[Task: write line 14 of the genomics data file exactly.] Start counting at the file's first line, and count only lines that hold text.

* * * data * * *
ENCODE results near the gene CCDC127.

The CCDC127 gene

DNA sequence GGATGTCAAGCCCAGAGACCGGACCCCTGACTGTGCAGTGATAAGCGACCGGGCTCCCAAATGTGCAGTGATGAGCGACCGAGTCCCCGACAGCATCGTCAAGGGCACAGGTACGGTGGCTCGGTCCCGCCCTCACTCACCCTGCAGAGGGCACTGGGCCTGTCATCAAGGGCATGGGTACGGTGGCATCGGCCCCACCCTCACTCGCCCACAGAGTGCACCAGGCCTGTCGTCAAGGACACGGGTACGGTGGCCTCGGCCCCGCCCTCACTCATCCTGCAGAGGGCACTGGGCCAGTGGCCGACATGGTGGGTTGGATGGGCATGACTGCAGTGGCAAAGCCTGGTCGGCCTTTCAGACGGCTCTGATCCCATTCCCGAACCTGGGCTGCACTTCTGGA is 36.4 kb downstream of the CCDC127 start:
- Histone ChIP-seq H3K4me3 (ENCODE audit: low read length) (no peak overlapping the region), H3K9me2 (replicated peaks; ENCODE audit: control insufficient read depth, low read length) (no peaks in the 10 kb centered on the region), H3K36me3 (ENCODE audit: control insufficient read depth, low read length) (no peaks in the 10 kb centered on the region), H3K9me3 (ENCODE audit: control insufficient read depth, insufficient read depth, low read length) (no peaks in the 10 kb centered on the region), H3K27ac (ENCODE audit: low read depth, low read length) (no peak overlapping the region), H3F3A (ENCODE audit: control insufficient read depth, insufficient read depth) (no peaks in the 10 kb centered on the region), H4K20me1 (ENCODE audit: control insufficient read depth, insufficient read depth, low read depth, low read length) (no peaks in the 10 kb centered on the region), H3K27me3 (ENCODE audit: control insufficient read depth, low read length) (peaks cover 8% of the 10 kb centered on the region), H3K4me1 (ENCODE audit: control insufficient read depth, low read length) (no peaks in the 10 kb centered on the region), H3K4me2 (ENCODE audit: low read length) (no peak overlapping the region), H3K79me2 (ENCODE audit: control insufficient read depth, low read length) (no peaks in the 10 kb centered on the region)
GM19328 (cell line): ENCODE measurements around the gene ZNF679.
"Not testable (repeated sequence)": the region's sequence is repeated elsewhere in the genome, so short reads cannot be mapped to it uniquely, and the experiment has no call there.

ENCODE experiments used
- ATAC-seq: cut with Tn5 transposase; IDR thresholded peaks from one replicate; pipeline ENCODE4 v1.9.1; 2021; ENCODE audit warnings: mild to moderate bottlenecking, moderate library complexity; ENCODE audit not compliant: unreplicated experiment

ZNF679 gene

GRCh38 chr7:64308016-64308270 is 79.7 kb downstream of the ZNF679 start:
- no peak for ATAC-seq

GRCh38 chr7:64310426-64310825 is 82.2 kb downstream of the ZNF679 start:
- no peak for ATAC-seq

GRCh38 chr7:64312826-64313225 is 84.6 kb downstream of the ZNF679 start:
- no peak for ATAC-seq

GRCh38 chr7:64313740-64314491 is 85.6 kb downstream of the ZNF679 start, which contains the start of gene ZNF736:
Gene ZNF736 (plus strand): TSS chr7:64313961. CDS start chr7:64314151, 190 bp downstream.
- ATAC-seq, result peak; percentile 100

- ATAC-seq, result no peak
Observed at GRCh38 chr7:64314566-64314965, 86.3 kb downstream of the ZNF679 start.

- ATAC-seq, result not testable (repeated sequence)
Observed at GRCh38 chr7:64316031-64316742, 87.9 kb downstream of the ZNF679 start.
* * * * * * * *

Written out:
GRCh38 chr7:64312826-64313225 is 84.6 kb downstream of the ZNF679 start: